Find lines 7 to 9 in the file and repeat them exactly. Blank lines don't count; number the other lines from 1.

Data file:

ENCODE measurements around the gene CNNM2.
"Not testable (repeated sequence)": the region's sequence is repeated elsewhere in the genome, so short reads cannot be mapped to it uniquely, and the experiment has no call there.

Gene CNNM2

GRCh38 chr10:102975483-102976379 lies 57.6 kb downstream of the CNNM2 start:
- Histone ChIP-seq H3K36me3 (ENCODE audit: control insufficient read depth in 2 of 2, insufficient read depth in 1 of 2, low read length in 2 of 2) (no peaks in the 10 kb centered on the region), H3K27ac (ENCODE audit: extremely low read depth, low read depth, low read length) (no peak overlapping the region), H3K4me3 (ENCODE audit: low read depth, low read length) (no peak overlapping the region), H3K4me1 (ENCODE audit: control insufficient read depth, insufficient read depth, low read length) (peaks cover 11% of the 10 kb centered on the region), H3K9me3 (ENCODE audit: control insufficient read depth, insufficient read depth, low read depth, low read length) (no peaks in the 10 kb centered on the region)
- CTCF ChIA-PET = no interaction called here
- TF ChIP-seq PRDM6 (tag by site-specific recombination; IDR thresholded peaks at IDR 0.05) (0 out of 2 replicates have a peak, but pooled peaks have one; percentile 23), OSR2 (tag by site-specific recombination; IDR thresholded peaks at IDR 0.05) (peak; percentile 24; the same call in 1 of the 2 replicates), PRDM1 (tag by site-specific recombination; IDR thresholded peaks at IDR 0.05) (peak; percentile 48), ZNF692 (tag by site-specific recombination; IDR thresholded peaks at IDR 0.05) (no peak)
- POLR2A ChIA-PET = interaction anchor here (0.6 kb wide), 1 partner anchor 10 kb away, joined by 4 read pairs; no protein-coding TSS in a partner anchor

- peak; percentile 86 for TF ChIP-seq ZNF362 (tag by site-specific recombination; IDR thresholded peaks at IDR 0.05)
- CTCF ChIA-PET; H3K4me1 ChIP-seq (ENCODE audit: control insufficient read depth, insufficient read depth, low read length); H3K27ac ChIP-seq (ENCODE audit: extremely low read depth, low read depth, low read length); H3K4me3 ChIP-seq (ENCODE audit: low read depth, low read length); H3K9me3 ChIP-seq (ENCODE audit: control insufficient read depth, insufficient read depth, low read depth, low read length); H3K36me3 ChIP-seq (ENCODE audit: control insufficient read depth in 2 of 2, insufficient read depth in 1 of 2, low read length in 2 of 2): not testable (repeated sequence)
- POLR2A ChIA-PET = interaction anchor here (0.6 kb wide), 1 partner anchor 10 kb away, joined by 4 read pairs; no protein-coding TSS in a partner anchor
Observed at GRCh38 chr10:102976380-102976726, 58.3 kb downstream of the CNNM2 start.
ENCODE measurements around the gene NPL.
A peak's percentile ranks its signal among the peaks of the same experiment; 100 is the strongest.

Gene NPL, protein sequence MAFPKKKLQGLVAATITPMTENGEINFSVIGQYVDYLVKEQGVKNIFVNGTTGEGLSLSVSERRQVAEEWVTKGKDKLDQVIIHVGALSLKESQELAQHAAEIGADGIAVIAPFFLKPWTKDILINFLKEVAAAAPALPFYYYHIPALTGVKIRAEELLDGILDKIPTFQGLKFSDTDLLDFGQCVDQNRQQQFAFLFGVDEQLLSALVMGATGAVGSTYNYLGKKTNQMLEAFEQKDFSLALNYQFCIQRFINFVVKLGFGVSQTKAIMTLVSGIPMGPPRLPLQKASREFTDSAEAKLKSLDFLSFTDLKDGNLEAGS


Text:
- TF ChIP-seq PRDM6 (tag by site-specific recombination; IDR thresholded peaks at IDR 0.05) (0 out of 2 replicates have a peak, but pooled peaks have one; percentile 23), OSR2 (tag by site-specific recombination; IDR thresholded peaks at IDR 0.05) (peak; percentile 24; the same call in 1 of the 2 replicates), PRDM1 (tag by site-specific recombination; IDR thresholded peaks at IDR 0.05) (peak; percentile 48), ZNF692 (tag by site-specific recombination; IDR thresholded peaks at IDR 0.05) (no peak)
- POLR2A ChIA-PET = interaction anchor here (0.6 kb wide), 1 partner anchor 10 kb away, joined by 4 read pairs; no protein-coding TSS in a partner anchor

- peak; percentile 86 for TF ChIP-seq ZNF362 (tag by site-specific recombination; IDR thresholded peaks at IDR 0.05)